Malaysia may have the region’s best-developed Islamic financial markets, but other countries within Asia are also making inroads. Indonesia’s central bank outlined its blueprint for Islamic banking back in 2002, and in 2008 enacted legislation to enable the government to issue sovereign sukuk. In Thailand, where Islam is the second-largest religion, the first Islamic banking window was introduced in 1998, with the first fully Islamic bank, Islamic Bank of Thailand, being established in 2002.
Islamic financing is also spreading to other Asian countries that do not necessarily have large Muslim populations but want to attract new sources of capital. “There have been news reports about Hong Kong and Korea working to amend their regulatory, tax and legal systems to allow Islamic banking products and services,” says Khan.
Hong Kong is stepping up its Islamic financing activity, with the Hong Kong Monetary Authority applying to become a full member of the Islamic Financial Services Board (IFSB). In May 2008 Hong Kong’s Securities and Futures Commission (SFC) and the Dubai Financial Services Authority (DFSA) also signed a memorandum of understanding to establish mutual cooperation in Islamic finance.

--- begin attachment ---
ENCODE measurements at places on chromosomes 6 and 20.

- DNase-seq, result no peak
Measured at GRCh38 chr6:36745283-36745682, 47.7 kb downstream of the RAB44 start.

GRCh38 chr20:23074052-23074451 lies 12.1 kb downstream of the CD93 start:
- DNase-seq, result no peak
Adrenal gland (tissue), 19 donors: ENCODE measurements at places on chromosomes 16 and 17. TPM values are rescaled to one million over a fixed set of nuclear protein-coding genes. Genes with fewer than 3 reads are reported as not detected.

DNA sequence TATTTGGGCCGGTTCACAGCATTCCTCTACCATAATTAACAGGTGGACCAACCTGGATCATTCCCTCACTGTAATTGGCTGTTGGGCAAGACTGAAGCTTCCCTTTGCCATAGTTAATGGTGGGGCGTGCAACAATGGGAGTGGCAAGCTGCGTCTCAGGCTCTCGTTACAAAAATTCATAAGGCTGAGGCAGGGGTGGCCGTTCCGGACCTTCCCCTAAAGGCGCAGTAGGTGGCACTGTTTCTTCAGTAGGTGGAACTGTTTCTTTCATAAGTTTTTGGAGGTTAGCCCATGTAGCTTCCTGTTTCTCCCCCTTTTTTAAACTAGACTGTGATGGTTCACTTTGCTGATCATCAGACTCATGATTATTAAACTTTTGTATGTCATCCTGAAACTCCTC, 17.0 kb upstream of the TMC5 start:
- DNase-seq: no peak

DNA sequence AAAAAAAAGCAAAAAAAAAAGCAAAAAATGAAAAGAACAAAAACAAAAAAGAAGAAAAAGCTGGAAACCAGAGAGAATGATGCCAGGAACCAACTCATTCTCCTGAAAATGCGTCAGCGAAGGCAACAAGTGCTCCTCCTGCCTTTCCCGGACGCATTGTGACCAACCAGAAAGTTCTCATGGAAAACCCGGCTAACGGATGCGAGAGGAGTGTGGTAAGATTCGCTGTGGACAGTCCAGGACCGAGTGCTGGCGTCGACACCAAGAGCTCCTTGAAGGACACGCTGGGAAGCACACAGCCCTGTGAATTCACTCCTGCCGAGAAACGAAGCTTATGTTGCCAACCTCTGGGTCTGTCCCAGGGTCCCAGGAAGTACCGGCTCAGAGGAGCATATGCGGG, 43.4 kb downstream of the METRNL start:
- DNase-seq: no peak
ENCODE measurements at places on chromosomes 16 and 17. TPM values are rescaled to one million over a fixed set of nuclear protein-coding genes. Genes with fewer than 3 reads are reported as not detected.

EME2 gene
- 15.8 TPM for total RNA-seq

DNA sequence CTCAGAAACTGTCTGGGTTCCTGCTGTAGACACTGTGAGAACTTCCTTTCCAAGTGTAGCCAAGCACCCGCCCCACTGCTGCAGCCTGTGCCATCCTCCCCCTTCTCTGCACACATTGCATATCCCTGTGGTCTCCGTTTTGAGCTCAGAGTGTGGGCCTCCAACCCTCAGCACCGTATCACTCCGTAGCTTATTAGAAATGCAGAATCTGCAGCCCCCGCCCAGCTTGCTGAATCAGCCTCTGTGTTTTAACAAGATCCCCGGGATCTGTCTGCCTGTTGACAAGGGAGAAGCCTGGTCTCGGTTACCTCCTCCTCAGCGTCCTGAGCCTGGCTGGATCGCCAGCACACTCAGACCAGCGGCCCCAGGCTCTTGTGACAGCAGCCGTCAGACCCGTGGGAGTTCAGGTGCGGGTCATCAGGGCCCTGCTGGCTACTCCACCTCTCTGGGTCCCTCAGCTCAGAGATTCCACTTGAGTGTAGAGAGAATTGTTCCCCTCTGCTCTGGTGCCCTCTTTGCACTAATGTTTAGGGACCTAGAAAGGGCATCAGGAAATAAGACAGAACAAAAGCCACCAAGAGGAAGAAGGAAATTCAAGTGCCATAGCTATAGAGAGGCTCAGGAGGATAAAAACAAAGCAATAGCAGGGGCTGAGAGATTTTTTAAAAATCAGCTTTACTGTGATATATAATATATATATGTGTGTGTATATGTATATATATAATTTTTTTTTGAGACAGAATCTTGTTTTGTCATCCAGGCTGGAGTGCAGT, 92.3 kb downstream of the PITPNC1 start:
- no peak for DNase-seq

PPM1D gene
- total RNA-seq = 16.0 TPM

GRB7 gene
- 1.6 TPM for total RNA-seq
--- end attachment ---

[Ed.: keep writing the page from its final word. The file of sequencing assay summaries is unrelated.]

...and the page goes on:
Rahim of Nomura says that Singapore appears to be making more headway than Hong Kong. In January 2009 Singapore became the first non-Muslim-majority country to establish a local currency sovereign sukuk. “For Singapore, we see shariah-based financing as an extension of our current role as an international financial center with strengths in banking, insurance, capital markets and fund management,” a Monetary Authority of Singapore (MAS) spokesperson stated.
Khan describes Singapore as more of an offshore financial center for southeast Asia. “So while it may not develop a large domestic Islamic finance industry, it can certainly develop into an offshore Islamic finance hub, as it is for conventional banking and finance,” he explains.